To keep family members better connected, many people are purchasing smartphones for their aging parents. While their intentions are good, this gesture could be exposing their loved ones to hidden risks. Technology may be foreign to your parents. Without knowing how to properly use such a device, they could be putting themselves at risk for identity theft. If you have purchased, or are considering purchasing, a smartphone for your aging parent, there are a few things you should do to help them protect their privacy.

Lock your Phone

The first step is to create a password for the device. This will help them protect their information in the event it is ever lost or stolen. You might be tempted to ignore this step because it may frustrate your parents. Simply explain to your loved one that using the password feature is like locking their door when they leave their residence. It will take some getting used to, but after a while they will adapt. Besides, the password only needs to be a minimum of four characters. Some phones now permit you to use your finger or thumbprint as a password. This may take a bit of patience in the beginning to set up, but it will be easier for your parent to use in the end. However, if your parents are sharing a device, then opt for the passcode as opposed to the fingerprint.

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Use Secure Wireless Internet Connections

Many smartphones come with a default setting allowing the device to automatically connect to available wifi networks that are in range. Check your parents’ phone under “settings.” If their device is set to automatically join networks, deactivate this. If you skip this step, they could be automatically connected to a malicious network, exposing their personal information. Once this feature has been deactivated, or it has been changed to “ask me to connect to available wifi networks,” show them what the screen looks like when a network becomes available. Explain why it pops up, how it helps to protect their privacy, and that they can simply dismiss the alert or join a trusted network when they get them. Once again, it may seem like a nuisance at first, but eventually it will become second nature.

Manage Mobile Applications

Teaching your parents about applications is a must. Show them the App Store on their device. Explain to them or show them how apps can be used to enhance the ways in which they can use their phone. The best way to do this is to go through the process in person. Download an app with them and explain one step at a time. Show them how to find and read the terms of service and/or privacy policy for the app as well as how to determine what information or tools on the device this app will be able to access. If you don’t know how to do this, then this is the perfect opportunity to brush up on mobile phone security yourself.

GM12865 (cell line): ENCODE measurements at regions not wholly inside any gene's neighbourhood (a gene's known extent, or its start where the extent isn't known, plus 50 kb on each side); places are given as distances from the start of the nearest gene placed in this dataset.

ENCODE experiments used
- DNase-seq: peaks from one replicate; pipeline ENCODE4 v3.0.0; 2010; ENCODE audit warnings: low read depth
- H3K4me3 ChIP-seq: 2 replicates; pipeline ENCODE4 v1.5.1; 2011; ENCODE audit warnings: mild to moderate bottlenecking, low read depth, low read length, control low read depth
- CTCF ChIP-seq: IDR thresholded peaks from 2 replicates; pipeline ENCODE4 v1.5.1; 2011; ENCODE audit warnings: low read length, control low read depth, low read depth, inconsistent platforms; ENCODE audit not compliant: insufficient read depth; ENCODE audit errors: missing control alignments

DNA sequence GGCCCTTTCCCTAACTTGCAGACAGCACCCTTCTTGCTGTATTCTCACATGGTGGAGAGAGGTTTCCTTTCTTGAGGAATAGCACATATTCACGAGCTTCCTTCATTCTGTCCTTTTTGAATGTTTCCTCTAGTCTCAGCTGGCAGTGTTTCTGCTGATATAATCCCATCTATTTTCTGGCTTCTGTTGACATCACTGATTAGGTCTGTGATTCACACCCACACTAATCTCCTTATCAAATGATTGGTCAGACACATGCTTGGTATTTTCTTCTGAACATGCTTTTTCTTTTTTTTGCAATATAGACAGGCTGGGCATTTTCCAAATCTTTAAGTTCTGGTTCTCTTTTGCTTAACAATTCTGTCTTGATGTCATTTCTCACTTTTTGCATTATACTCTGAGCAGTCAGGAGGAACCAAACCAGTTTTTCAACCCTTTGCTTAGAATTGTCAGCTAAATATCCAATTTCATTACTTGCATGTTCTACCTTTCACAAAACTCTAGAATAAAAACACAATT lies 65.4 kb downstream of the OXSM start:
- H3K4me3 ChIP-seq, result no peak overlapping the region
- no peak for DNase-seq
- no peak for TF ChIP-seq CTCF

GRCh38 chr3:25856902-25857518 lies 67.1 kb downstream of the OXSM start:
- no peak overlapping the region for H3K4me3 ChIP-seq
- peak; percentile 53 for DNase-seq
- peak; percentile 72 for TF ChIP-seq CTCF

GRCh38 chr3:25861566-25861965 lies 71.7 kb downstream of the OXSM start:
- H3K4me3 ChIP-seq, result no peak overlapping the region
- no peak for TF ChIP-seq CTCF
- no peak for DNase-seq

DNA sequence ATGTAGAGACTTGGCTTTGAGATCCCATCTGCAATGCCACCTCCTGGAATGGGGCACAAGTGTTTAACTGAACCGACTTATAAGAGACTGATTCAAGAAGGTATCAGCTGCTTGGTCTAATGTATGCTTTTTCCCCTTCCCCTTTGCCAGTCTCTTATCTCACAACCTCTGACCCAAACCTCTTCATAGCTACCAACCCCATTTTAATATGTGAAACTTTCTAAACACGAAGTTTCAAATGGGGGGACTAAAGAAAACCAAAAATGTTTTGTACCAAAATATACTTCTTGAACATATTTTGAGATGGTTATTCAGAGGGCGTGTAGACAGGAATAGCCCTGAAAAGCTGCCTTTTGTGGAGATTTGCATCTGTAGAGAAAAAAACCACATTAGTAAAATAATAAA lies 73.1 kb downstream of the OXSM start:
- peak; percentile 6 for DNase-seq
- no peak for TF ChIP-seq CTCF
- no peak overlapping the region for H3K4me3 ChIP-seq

Using an internet search engine, type in “how to manage app permissions on your (enter the name of your smartphone)?” For example, if you use an iPhone, you would search “how to manage app permissions on your iPhone?” Then choose the appropriate website from the search results. Here are a few more things for you and your parents to consider when installing apps:

  • Only install apps from an app store. For iPhones, use App Store on iTunes. For Androids, use Google Play.
  • Before installing an app, read the terms of service and/or privacy policy to determine what information will be accessed by the app.
  • Use anti-virus software to scan apps for potential malware, if applicable.
  • During the installation process, you may receive a prompt asking if you would like to allow the app to access information in specific areas on your device. If you do not agree, cancel the installation or block access by choosing “don’t allow.” This can be customized to protect things like your location, pictures, contacts, etc.

Use Mobile Security and Anti-Virus

This topic applies more for Android users as there are very few, if any, anti-virus apps available for iPhone users. In 2015 Apple removed many of the so-called antivirus apps from their App Store. Most of these were merely data back-up and phone-finding apps. They did very little by way of scanning the device for viruses.

Android users have numerous options, but these must be downloaded through Google Play. Help your parent by setting this up and showing them what a virus warning looks like and more.

The AV Test Independent IT-Security Institute is an excellent resource for independent reviews of mobile antivirus apps. Each year they test and rate software for various platforms, including mobile phones.

By helping your parent implement these basic privacy settings as soon as they begin using their phone, you will be helping to protect their personal information. It will also give you an opportunity to begin a conversation about vulnerability to fraud and scams. Remember, having a conversation is much more effective than simply warning someone of something. By using these tips, you and your parents can stay in touch and have peace of mind.